Friday, 30 September 2011
Tyrannosaur & Paddy Considine Q&A
With every seat filled, the audience was forced into every corner of a hot and cramped Hyde Park Picture House. It proved to be an entirely fitting environment for a film which was gripping, claustrophobic and occasionally unsettling.
The sell-out crowd were not only there to see Paddy Considine’s much-anticipated directorial debut, but also to listen to the man himself in a post-movie Q&A session. That the film is also set in Leeds added further interest. And nobody would leave the cinema disappointed after a truly fantastic night.
The film follows the violent drunk Joseph (Peter Mullan) as he struggles to curb his destructive outbursts. After a chance encounter with devoutly religious charity shop worker Hannah (Olivia Colman) he manages to tame his temper a little.
Despite her outwardly sunny disposition, Hannah is embroiled in a deeply abusive relationship with husband James (Eddie Marsan), a man who’s initially introduced to the audience whilst urinating on his sleeping wife. It’s arguably the least cruel act he commits.
Joseph and Hannah form an unlikely bond born out of mutual respect and recognition, friendship, love and the desire to atone for past sins.
Perhaps unsurprisingly, both Mullan and Marsan deliver powerful performances. The latter is given little screen time but still manages to invest his character with malevolent intent. He’s a disgusting man: a pretentious veneer hiding a streak of misogyny which manifests itself in the most vile, visceral ways imaginable.
Mullan’s Joseph is also a man of violence. But he’s a more interesting character: a collection of contradictions struggling to make sense of himself. It’s the kind of role which Mullan has revelled in before, but here he’s better than ever. There’s a stillness and a calm about Joseph which belies the sharp bursts of brutality he commits and a clear development in the character as he opens his heart to Hannah.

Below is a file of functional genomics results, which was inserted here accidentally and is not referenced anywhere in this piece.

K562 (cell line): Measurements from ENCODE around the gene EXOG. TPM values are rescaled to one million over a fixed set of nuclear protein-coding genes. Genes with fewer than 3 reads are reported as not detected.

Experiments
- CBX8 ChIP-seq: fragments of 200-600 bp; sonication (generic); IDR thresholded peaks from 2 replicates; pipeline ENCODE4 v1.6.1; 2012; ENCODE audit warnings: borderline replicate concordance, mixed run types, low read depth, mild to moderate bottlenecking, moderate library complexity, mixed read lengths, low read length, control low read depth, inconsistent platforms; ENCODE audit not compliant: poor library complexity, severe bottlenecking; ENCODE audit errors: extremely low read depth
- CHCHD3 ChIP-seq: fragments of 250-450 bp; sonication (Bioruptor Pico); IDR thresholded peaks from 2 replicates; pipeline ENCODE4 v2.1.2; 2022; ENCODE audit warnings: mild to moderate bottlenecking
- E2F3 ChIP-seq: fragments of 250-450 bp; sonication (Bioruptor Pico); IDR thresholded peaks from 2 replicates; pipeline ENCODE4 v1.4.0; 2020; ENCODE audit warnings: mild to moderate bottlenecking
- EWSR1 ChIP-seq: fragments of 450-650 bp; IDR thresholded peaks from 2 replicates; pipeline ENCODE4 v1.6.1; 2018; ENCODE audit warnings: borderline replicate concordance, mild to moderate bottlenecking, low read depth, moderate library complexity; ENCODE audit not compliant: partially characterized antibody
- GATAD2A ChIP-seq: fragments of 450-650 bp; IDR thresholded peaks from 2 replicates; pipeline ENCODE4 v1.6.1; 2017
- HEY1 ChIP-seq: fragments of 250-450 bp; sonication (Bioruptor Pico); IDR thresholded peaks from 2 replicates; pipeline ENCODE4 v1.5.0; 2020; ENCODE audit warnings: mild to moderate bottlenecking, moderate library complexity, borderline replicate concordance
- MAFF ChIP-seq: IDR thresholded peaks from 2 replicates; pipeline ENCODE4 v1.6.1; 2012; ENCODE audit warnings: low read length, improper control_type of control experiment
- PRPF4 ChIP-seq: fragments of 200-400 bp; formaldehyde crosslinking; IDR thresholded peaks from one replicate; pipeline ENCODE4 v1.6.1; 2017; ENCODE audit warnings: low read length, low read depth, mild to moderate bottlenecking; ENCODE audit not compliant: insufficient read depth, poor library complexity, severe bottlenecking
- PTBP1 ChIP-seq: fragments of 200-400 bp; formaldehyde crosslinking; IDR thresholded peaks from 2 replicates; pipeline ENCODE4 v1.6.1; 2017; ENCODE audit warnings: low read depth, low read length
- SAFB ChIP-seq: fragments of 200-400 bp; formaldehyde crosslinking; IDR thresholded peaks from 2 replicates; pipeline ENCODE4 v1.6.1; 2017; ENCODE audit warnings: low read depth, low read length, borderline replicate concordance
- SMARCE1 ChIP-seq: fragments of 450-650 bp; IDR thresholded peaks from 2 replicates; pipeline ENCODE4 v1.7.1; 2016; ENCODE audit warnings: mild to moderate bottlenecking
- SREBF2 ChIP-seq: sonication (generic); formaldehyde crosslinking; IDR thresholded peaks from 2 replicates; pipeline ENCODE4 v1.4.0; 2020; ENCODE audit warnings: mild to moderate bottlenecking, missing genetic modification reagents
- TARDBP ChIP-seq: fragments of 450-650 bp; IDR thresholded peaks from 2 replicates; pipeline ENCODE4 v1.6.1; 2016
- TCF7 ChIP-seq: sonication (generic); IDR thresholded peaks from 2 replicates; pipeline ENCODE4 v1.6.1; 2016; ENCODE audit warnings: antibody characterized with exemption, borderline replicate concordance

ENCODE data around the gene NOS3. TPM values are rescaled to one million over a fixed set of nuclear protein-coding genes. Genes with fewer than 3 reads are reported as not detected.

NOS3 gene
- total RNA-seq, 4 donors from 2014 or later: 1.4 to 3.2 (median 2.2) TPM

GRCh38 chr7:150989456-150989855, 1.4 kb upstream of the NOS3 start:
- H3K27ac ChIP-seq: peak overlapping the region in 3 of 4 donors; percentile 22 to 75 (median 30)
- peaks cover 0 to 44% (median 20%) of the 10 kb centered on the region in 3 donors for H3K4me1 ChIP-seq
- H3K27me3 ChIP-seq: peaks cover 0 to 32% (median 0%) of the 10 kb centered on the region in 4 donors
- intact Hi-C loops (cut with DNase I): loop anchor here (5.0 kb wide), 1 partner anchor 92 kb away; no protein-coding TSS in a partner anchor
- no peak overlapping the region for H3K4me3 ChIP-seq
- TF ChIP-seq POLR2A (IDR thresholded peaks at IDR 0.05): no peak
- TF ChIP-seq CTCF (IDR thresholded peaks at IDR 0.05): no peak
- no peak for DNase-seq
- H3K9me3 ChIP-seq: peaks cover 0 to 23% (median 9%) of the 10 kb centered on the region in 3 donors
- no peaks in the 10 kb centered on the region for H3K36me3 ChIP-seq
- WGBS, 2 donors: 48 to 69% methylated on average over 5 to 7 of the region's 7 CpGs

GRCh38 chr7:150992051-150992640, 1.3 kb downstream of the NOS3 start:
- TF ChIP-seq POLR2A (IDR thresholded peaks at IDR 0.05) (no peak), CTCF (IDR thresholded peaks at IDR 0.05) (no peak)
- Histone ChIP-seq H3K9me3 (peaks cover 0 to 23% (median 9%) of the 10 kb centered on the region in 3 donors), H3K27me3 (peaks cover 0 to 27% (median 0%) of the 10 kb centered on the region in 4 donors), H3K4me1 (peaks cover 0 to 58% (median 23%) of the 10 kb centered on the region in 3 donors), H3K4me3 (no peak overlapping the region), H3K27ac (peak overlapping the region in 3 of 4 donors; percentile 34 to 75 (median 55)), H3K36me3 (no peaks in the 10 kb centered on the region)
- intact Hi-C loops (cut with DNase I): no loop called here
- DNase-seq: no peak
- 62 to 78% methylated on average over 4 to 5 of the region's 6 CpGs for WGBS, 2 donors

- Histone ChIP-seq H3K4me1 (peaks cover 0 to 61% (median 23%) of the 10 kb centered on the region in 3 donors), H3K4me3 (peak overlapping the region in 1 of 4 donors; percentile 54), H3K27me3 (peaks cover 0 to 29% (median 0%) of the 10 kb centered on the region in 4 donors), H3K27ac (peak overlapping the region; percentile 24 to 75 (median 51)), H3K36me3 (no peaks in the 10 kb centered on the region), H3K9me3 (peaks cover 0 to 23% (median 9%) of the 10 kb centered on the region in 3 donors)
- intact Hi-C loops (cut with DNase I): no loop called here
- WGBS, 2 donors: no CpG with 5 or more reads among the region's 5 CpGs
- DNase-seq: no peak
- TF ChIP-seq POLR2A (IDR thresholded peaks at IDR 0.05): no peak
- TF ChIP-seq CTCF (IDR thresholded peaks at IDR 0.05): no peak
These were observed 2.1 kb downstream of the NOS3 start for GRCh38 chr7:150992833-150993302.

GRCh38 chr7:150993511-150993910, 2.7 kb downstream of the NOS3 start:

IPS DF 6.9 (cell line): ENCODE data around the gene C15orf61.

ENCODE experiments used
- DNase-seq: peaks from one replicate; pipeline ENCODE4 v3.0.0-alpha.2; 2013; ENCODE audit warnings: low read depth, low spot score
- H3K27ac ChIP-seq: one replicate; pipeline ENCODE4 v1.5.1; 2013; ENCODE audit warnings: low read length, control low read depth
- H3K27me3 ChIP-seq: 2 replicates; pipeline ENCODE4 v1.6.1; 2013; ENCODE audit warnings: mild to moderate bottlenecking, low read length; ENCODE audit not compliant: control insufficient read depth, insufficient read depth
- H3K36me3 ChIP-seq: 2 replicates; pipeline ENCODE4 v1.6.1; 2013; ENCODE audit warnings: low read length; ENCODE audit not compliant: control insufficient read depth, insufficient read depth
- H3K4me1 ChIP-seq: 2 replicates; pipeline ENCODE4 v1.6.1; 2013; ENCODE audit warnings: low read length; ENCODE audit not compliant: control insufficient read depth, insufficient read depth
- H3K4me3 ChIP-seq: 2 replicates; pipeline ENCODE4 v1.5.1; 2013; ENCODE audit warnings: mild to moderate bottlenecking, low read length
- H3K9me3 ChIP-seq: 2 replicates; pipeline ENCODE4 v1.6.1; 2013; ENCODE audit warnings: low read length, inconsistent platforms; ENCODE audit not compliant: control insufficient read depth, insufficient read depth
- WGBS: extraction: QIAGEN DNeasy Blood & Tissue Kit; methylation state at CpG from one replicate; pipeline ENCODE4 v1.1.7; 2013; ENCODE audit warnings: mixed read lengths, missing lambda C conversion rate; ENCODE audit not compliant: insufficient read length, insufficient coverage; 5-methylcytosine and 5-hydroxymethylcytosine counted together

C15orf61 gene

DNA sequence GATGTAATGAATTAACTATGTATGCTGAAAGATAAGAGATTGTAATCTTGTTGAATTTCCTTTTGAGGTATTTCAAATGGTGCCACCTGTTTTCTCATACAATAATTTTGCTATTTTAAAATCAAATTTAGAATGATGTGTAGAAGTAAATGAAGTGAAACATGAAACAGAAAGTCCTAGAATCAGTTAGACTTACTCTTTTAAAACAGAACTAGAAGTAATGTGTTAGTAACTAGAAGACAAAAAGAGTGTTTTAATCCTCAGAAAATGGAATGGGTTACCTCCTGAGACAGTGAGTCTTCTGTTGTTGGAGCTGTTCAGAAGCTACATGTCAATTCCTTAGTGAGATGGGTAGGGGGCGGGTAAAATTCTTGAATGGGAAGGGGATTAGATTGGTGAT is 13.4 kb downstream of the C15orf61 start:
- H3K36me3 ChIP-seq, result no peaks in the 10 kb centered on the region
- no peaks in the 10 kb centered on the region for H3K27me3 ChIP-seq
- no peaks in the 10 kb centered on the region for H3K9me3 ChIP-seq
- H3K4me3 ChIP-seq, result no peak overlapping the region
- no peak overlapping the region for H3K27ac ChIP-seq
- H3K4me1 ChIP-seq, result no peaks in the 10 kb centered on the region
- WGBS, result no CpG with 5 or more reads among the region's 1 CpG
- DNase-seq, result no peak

But it’s Olivia Colman who steals the film from under the noses of Considine, Mullan and Marsan. They’re three true heavyweights of British cinema and she’s merely the girl from Peep Show. Or at least, she was. Not any longer.
When interviewed after the film, Considine revealed the influence which Gary Oldman’s Nil By Mouth had on Tyrannosaur. And there’s a clear parallel to be drawn between Colman’s performance and that of Kathy Burke in Oldman’s movie: Considine himself expressed his surprise that a ‘comedy’ actress like Burke had delivered such a tour de force having previously been known for hanging about with Harry Enfield in a babygrow. His faith in Colman has paid off in spades, however. Like Burke she’s transcended her comedic origins to great effect. Having met her on the set of Hot Fuzz, Considine immediately recognised her potential and wrote the part with her in mind.
She’s a truly captivating presence. Initially she’s a friendly charity shop manager dispensing God’s wisdom to Joseph as he visits her shop, but her stoic facade crumbles when she returns to her semi-detached home and her monstrous husband.
The film’s greatest scene is a double header between Colman and Marsan. As his contrite James sobs unconvincing apologies into his wife’s lap the camera moves up to focus squarely on Colman. In a camera shot lasting around a minute her face is transformed: a mask of first hatred, then revulsion, self-loathing and pity which is truly heartbreaking. Her pain and inner turmoil are written all over her huge, beautiful eyes. It’s truly stunning.
When pressed on how he managed to draw such performances from his cast, Considine was self-effacing. He praised them for being able to act on cue (he has no time for method acting and believes it can destroy the sense of community on set) and revealed that he did little to elicit the stunning displays other than utter a few off camera instructions and give Colman one direct order: “Smash the fucking vase”.
Considine has made a truly brave movie here. He’s taken a kitchen sink drama, ramped it up to eleven and then removed the clichés and obvious plot developments that would have made Tyrannosaur predictable and hackneyed. He’s been disparaging of religion, included visceral explosions of sexual violence, taken a huge chance on his lead actress and insisted that his limited budget was stretched far enough to negate the need to use handheld cameras. Every one of those decisions has been vindicated in a triumphant debut.